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According to sources NASA’s only considering this ambitious plan because of the extreme threat a supervolcano like Yellowstone presents. The Yellowstone Caldera has erupted three times in the past, and each of them has been orders of magnitude larger than the volcanic eruptions we’re used to seeing today.

There have been three eruptions in Yellowstone, the first of which occurred about 2.1 million years ago that spread ash across much of North America and left a 50 mile wide crater in Yellowstone, which is now known as the Island Park Caldera, and supervolcanoes like Yellowstone can pump many cubic miles of ash into the atmosphere, which would alter the global climate for a decade or more. While these types of eruptions are extremely rare the Yellowstone Lava Creek eruption which took place around 630,000 years ago rated a VEI (Volcano Explosivity Index) score of 8 out of 10, and covered a huge swathe of the US.

 

An event of epic proportions
 

To put this in further perspective the eruption of Krakatoa, which destroyed an entire island, ranked as a VEI 6 event. The most powerful eruption in the past 200 years was Mt. Tambora in 1815 and that kicked off the “Year Without a Summer,” where famine and wild temperature fluctuations occurred worldwide, and that eruption threw out “just” 120 cubic kilometers of material. Putting this into perspective the past Yellowstone eruptions kicked out ten times as much.

While the more recent Yellowstone eruptions haven’t been quite as large as the first, any eruption in Yellowstone has the potential to cause widespread destruction, so working on ways to mitigate the danger is a good idea, even if it is expensive, and lest we forget there are at least twenty other supervolcano’s just waiting to erupt.

 

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That said though it would probably take many years to know whether NASA’s plan was successful at slowing the build up of pressure, or even reversing it, and even still, in the best case scenario it would take thousands of years to cool the caldera completely. However, that’s thousands of years Yellowstone could power a large chunk of the US, and what would you prefer – cheaper electricity or a global extinction event?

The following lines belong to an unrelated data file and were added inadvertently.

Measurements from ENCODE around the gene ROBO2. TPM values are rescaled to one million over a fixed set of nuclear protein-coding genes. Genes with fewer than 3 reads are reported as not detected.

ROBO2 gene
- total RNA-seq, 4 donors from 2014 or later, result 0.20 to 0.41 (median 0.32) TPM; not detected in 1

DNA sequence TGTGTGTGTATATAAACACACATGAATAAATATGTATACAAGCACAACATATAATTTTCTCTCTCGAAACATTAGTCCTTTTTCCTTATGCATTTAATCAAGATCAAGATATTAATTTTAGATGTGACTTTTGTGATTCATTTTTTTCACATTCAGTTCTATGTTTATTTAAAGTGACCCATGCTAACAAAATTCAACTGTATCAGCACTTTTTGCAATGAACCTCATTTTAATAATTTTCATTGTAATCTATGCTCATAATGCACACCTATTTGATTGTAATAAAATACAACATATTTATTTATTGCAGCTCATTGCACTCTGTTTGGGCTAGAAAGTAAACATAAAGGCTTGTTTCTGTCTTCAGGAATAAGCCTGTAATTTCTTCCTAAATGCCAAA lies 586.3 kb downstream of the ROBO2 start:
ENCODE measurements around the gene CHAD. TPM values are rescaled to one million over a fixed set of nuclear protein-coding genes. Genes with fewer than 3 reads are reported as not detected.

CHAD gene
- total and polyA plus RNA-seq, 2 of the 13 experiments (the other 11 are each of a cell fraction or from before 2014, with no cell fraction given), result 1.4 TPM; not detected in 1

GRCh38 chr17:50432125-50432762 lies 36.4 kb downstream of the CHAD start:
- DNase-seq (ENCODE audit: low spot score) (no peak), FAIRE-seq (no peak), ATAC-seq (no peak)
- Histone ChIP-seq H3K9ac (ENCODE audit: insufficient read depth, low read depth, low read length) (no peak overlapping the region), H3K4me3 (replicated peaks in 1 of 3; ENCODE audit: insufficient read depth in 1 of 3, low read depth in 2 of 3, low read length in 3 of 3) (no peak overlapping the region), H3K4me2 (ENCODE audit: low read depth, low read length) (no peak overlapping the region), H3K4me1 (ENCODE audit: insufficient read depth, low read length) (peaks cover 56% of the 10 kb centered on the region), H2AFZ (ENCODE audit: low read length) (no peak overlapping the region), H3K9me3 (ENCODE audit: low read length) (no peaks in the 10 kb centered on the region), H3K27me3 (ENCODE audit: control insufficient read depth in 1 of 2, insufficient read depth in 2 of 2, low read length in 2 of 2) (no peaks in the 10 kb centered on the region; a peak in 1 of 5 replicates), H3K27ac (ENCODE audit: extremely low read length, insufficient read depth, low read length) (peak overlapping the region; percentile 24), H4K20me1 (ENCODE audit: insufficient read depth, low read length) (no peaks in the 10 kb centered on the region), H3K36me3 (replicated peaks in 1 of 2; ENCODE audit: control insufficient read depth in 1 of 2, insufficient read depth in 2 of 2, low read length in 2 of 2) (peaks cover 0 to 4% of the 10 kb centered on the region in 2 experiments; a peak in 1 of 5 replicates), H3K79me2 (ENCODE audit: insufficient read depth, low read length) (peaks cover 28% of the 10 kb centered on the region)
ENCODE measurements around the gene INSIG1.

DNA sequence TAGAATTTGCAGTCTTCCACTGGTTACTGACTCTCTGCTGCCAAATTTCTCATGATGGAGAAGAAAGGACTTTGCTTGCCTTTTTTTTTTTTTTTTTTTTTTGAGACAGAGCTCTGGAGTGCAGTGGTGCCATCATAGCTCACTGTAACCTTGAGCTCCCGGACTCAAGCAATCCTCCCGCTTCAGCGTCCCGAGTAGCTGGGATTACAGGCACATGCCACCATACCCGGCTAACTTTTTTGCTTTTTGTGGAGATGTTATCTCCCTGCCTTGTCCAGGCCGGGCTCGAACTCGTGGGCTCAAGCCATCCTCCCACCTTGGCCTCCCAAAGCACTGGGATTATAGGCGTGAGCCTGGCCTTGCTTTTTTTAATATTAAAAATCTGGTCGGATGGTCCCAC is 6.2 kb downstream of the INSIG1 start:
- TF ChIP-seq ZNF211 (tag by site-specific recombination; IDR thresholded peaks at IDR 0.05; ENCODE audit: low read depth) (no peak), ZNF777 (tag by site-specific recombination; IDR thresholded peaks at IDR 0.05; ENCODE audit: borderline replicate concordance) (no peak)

I know which one I’d prefer, now it’s time to go for a spin in my Tesla.

About author

Matthew Griffin

Matthew Griffin, described as “The Adviser behind the Advisers” and a “Young Kurzweil,” is the founder and CEO of the World Futures Forum and the 311 Institute, a global Futures and Deep Futures consultancy working between the dates of 2020 to 2070, and is an award winning futurist, and author of “Codex of the Future” series. Regularly featured in the global media, including AP, BBC, CNBC, Discovery, RT, and Viacom, Matthew’s ability to identify, track, and explain the impacts of hundreds of revolutionary emerging technologies on global culture, industry and society, is unparalleled. Recognised for the past six years as one of the world’s foremost futurists, innovation and strategy experts Matthew is an international speaker who helps governments, investors, multi-nationals and regulators around the world envision, build and lead an inclusive, sustainable future. A rare talent Matthew’s recent work includes mentoring Lunar XPrize teams, re-envisioning global education and training with the G20, and helping the world’s largest organisations envision and ideate the future of their products and services, industries, and countries. Matthew's clients include three Prime Ministers and several governments, including the G7, Accenture, Bain & Co, BCG, Credit Suisse, Dell EMC, Dentons, Deloitte, E&Y, GEMS, Huawei, JPMorgan Chase, KPMG, Lego, McKinsey, PWC, Qualcomm, SAP, Samsung, Sopra Steria, T-Mobile, and many more.

Comments
  • Sophia#1

    13th October 2018

    we should not disturb the natural geological tempertur flow because then the pressure in the lava chambers can get even higher, a good example is the mount unzen in japan where the lava is so thick that it cools too fast and clogs the crater until the pressure is so high that it comes to an explosive discharge.